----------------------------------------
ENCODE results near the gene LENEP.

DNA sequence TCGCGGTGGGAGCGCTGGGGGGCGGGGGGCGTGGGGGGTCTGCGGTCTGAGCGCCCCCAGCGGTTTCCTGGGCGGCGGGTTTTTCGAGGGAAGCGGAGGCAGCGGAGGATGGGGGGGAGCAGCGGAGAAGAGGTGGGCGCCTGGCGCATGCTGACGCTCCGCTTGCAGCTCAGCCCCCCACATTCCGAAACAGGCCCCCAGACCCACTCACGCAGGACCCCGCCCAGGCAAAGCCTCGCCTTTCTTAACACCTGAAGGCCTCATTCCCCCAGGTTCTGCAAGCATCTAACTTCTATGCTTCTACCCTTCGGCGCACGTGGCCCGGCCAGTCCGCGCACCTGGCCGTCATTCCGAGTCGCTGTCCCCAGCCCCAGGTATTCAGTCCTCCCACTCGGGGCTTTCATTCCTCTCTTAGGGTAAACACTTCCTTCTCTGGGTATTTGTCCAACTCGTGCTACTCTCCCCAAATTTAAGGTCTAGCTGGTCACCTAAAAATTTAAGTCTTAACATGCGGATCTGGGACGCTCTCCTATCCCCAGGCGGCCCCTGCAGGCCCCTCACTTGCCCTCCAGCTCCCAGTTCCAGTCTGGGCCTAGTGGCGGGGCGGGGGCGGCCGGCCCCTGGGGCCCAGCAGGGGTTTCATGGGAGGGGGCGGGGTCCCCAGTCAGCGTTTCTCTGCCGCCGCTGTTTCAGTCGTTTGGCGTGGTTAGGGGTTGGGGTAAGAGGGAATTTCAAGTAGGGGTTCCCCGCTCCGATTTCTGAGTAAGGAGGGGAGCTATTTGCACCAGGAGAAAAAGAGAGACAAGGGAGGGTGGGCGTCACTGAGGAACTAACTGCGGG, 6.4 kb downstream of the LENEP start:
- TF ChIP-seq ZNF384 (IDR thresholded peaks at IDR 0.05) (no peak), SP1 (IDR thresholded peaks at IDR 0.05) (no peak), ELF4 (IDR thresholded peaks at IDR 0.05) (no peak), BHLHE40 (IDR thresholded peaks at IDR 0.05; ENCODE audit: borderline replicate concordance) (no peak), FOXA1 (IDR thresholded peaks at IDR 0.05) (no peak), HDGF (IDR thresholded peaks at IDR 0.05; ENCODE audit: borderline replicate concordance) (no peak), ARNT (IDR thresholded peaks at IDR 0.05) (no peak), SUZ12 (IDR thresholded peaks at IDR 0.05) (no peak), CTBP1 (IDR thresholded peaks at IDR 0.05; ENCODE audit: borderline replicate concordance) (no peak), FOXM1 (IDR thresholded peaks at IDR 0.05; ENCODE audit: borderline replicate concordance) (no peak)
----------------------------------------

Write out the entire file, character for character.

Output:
ENCODE results near the gene LENEP.

DNA sequence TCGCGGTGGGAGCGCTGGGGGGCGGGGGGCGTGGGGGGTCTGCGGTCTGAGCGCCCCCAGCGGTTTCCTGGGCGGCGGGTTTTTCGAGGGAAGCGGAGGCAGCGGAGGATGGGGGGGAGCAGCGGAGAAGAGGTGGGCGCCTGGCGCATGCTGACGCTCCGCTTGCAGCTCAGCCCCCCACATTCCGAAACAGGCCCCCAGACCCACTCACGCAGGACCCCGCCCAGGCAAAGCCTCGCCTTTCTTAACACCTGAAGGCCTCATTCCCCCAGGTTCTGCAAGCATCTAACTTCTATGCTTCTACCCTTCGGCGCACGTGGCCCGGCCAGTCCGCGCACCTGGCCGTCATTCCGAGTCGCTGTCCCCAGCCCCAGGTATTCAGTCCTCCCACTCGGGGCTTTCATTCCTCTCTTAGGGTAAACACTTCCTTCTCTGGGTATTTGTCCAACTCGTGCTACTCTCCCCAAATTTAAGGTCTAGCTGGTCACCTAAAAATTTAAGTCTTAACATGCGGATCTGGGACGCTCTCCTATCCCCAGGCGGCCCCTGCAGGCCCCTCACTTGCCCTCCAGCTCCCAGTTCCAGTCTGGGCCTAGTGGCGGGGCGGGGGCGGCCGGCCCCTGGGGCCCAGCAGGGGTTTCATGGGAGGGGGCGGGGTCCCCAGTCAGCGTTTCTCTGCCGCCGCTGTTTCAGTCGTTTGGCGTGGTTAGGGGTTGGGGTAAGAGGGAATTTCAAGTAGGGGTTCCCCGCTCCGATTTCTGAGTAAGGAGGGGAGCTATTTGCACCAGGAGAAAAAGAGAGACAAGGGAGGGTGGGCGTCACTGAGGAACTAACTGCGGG, 6.4 kb downstream of the LENEP start:
- TF ChIP-seq ZNF384 (IDR thresholded peaks at IDR 0.05) (no peak), SP1 (IDR thresholded peaks at IDR 0.05) (no peak), ELF4 (IDR thresholded peaks at IDR 0.05) (no peak), BHLHE40 (IDR thresholded peaks at IDR 0.05; ENCODE audit: borderline replicate concordance) (no peak), FOXA1 (IDR thresholded peaks at IDR 0.05) (no peak), HDGF (IDR thresholded peaks at IDR 0.05; ENCODE audit: borderline replicate concordance) (no peak), ARNT (IDR thresholded peaks at IDR 0.05) (no peak), SUZ12 (IDR thresholded peaks at IDR 0.05) (no peak), CTBP1 (IDR thresholded peaks at IDR 0.05; ENCODE audit: borderline replicate concordance) (no peak), FOXM1 (IDR thresholded peaks at IDR 0.05; ENCODE audit: borderline replicate concordance) (no peak)